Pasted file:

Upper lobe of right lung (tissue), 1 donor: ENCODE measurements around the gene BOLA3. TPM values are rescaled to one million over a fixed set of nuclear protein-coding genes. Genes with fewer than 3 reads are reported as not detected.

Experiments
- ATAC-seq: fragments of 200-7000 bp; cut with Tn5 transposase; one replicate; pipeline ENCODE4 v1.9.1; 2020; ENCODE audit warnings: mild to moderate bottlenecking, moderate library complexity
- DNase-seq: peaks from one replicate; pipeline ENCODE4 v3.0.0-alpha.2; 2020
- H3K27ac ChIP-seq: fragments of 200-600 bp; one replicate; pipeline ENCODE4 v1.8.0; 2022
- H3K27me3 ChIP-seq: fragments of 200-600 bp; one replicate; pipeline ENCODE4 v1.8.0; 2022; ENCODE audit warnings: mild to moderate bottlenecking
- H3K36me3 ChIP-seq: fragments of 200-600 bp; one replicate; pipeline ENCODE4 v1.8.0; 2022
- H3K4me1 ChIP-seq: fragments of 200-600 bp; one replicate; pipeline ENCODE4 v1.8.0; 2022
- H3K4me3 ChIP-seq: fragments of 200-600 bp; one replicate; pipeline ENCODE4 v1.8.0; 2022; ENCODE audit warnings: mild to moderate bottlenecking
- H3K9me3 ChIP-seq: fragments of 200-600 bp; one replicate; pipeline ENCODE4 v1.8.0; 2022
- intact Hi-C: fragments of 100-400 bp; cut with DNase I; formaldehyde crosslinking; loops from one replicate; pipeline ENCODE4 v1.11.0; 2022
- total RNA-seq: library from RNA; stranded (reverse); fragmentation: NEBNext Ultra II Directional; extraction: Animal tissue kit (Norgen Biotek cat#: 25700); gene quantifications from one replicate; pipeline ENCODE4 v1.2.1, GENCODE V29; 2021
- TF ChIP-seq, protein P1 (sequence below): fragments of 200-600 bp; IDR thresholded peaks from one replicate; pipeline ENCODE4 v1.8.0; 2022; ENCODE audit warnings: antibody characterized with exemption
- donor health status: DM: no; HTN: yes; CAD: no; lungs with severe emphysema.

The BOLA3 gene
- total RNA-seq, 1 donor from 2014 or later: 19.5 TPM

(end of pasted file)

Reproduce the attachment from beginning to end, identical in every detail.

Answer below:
Upper lobe of right lung (tissue), 1 donor: ENCODE measurements around the gene BOLA3. TPM values are rescaled to one million over a fixed set of nuclear protein-coding genes. Genes with fewer than 3 reads are reported as not detected.

Experiments
- ATAC-seq: fragments of 200-7000 bp; cut with Tn5 transposase; one replicate; pipeline ENCODE4 v1.9.1; 2020; ENCODE audit warnings: mild to moderate bottlenecking, moderate library complexity
- DNase-seq: peaks from one replicate; pipeline ENCODE4 v3.0.0-alpha.2; 2020
- H3K27ac ChIP-seq: fragments of 200-600 bp; one replicate; pipeline ENCODE4 v1.8.0; 2022
- H3K27me3 ChIP-seq: fragments of 200-600 bp; one replicate; pipeline ENCODE4 v1.8.0; 2022; ENCODE audit warnings: mild to moderate bottlenecking
- H3K36me3 ChIP-seq: fragments of 200-600 bp; one replicate; pipeline ENCODE4 v1.8.0; 2022
- H3K4me1 ChIP-seq: fragments of 200-600 bp; one replicate; pipeline ENCODE4 v1.8.0; 2022
- H3K4me3 ChIP-seq: fragments of 200-600 bp; one replicate; pipeline ENCODE4 v1.8.0; 2022; ENCODE audit warnings: mild to moderate bottlenecking
- H3K9me3 ChIP-seq: fragments of 200-600 bp; one replicate; pipeline ENCODE4 v1.8.0; 2022
- intact Hi-C: fragments of 100-400 bp; cut with DNase I; formaldehyde crosslinking; loops from one replicate; pipeline ENCODE4 v1.11.0; 2022
- total RNA-seq: library from RNA; stranded (reverse); fragmentation: NEBNext Ultra II Directional; extraction: Animal tissue kit (Norgen Biotek cat#: 25700); gene quantifications from one replicate; pipeline ENCODE4 v1.2.1, GENCODE V29; 2021
- TF ChIP-seq, protein P1 (sequence below): fragments of 200-600 bp; IDR thresholded peaks from one replicate; pipeline ENCODE4 v1.8.0; 2022; ENCODE audit warnings: antibody characterized with exemption
- donor health status: DM: no; HTN: yes; CAD: no; lungs with severe emphysema.

The BOLA3 gene
- total RNA-seq, 1 donor from 2014 or later: 19.5 TPM